The man was shifty…and the dog wouldn’t stop barking.
The mom and dad there finally told the man that he couldn’t buy a goat there because their dog didn’t like him.
The man got real mad and his “true” personality came to the surface.
Couldn’t hide that from a Maremma! No sireee.
We Maremmas are a good judge of character and that is well documented.
Livestock Guardian Dog On patrol
OK, moving on.
Many times a day and during the night, Callie and I do what we call “The Patrol.”
We actually walk the entire perimeter of the fence line to make sure there are no intruders.
Sometimes we go together, and sometimes we take turns.
Since we use the same path every day, it gets pretty well worn, but that makes it easier for us to patrol in the dark.
Sometimes as evening comes, we just feel the urge to do The Patrol and without warning we just do it.
So day and night, we make sure all the animals outside the fence know that this is our place…and they aren’t welcome.
We walk all around the fence line.
We check on all the chickens and make sure they are doing all right.
If they are acting nervous about anything one or both of us will stay with them till they feel better.
We check the gates and make sure nothing is trying to get inside.
We walk around the barn and the other outbuildings that are in our territory.
Sometimes we bark at little chipmunks that are in the woodpile, but we really know they won’t hurt anything.
When The Patrol is finished we sit at our vantage point and watch, looking all around until it’s time to make the rounds again.
Sometimes we lie down, but even when it looks like we are sleeping, we are on watch.
This is me, the regal lion-looking one, wearing a BLUE collar under my beautiful white mane.
Even while we’re resting, if anything alarms us, we are up and running in seconds.
Our dad and mom have seen us talk to each other and then go to separate corners of the property if there are two alarming things at the same time.
Livestock Guardian Guard Dogs are an integral part of the farm security
Well, let’s see what else…oh yes, we are big.
Like over 100 pounds big. So if the Bark doesn’t scare a predator away, we can run toward it and that is also scary.
If need be, we could slam ourselves into the intruder which would be pretty dramatic.
We could also fight, but our real goal is not to fight, but just get the predator or intruder to hightail it away and never come back.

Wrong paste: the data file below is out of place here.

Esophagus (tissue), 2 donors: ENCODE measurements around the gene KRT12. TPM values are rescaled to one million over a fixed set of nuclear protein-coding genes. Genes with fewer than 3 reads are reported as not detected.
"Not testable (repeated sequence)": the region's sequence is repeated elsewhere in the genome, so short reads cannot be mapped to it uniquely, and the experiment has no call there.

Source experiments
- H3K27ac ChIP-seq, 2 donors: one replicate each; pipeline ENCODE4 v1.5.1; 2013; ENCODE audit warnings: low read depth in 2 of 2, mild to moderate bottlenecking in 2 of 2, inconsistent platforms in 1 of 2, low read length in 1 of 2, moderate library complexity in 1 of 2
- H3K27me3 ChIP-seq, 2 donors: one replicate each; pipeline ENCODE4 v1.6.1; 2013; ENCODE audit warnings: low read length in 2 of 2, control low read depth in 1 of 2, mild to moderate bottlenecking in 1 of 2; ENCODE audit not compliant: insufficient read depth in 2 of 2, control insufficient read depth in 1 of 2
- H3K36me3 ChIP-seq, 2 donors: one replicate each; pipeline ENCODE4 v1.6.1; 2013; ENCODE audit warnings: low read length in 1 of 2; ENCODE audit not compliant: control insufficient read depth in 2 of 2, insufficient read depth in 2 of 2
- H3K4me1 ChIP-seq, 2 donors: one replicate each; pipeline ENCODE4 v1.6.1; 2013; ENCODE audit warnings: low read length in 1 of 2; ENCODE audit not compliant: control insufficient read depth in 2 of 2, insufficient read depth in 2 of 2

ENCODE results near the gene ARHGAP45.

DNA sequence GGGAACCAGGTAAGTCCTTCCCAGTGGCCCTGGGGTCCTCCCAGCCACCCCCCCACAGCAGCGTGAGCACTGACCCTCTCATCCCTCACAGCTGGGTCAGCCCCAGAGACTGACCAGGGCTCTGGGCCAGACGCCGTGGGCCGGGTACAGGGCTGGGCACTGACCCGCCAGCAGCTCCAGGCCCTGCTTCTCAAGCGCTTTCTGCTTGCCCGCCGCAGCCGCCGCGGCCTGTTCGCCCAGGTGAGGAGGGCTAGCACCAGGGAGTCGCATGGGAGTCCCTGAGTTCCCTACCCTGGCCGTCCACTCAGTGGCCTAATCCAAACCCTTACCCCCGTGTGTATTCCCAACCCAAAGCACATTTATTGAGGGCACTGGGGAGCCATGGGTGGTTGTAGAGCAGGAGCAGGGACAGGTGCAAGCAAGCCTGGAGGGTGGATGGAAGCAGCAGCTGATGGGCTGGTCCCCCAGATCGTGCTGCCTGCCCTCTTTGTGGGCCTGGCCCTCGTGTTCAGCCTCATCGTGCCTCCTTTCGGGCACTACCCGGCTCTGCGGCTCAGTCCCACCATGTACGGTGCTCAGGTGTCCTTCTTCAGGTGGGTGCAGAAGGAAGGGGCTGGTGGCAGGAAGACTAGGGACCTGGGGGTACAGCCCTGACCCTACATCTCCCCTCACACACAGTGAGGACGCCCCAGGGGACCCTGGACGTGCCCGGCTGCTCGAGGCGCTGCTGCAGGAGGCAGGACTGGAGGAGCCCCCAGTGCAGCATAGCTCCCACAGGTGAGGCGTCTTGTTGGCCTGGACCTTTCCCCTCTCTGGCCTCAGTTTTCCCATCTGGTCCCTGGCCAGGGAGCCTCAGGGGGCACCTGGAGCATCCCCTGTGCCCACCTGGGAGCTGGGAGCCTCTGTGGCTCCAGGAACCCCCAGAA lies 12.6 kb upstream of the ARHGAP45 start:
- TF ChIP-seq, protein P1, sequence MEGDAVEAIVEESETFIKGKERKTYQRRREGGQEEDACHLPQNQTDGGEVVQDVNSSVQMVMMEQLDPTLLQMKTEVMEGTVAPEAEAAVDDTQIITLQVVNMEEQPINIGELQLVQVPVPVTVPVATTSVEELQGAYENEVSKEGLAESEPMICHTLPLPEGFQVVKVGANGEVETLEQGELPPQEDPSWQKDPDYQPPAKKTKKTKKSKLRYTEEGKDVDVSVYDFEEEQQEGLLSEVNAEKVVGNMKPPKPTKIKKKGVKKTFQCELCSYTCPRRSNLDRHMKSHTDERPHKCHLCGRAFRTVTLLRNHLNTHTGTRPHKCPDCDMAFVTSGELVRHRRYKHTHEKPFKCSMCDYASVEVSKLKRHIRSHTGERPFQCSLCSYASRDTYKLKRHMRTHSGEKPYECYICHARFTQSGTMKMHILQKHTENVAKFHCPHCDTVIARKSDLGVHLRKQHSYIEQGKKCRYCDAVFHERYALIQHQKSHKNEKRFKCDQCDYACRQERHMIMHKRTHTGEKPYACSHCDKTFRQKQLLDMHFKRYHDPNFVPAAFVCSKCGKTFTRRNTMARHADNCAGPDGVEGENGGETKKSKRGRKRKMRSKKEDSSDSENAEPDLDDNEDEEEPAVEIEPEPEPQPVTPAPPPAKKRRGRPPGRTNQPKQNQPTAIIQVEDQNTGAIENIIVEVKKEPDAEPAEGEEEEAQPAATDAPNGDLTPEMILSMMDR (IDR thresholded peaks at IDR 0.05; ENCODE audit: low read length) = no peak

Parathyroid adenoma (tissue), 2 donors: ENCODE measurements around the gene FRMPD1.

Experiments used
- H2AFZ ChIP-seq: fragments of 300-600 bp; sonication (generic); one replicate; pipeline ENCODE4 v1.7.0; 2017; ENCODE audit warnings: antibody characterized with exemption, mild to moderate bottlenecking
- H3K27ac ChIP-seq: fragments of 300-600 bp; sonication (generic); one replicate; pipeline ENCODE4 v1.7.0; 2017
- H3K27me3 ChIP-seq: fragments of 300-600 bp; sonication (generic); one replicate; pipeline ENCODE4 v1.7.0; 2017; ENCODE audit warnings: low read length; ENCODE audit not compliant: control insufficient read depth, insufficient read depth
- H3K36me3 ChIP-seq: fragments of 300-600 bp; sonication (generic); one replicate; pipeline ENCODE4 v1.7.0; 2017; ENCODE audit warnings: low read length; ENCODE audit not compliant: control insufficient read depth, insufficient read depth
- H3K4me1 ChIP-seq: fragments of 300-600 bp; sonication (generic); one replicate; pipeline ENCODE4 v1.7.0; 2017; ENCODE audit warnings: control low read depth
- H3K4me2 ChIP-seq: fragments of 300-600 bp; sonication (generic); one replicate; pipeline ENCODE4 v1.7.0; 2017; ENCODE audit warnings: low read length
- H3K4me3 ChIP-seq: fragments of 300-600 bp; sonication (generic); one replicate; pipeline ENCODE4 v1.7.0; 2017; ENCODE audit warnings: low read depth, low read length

Oh—and don’t ask us to herd animals.
We don’t do that–we have to draw the line somewhere!
Protection– that’s what we do.
We are not herding dogs any more than herding dogs are livestock guardians.
The only time we herd is if we need to keep our animals in a corner safe from a predator.
Everybody knows Callie and I are security guards and not pets, but sometimes I humor the little kids when they want to scratch my belly and pet me.
(Don’t tell anyone, but we love kids.)
Sometimes it looks like I am asleep but I am always on guard.
In fact, when kids are here, one of us stays close by them at all times.
People store grain for many reasons. Whether you are just wanting to be prepared, concerned about a food shortage, living off-the-grid, or working to build your prepping supplies, it’s important to safeguard your grains.
When you do it properly and store them in the right conditions, you will be able to access them when you need them.
This year, we’re ready to expand a bit more, grow a few more varieties, and plant more of everything.
We’re still eating some frozen veggies and using dried herbs from last year but ran out of other things months ago.
This time, we want to grow enough for the full year.
We like starting our plants from seed.
Last year we were limited to four south-facing windowsills.
This year we attached lights to the underside of some closet shelves.
We’ll be able to get quite a few seeds going.
It’s not too late to start!
We’re planting the first seeds this week.
How about you? Will you be growing some food in your country gardens this year?
We’d love to hear about your plans in the Comments.
The Fruit Gardener’s Bible: A Complete Guide to Growing Fruits and Nuts in the Home Garden
Gardening in the Snow
Yes, I have been gardening in the snow. I’m not talking about checking the garlic plants under their deep white bed.
And unfortunately, we didn’t get around to fixing up a cold frame and no longer have fall stragglers surviving in our raised garden bed.
The other day I was out in the snow sowing seeds!
Last summer and fall, I collected seeds from several types of wildflowers growing on our property.
I wanted to plant them in a few areas around our living area where our clearing and leveling had eradicated whatever was growing there before.
Only the lupines seemed to survive the turmoil of the soil.
I’d planned to plant the wildflower seeds in the fall, but our chickens were having such fun wandering around in the fall sunshine that I didn’t want to pen them up yet.
And I knew they’d eat any flower seeds they could find.
It’s kind of a good thing I didn’t sow seeds in the fall, because we had an unusually dry period between November and January.
Gardening with Heavy Snowfalls
Heavy snowfalls just didn’t come.
Seeds would have been sitting on the ground in plain sight.
I can pen up my chickens, but the wild birds are another story.
They would have scarfed up any seeds they found.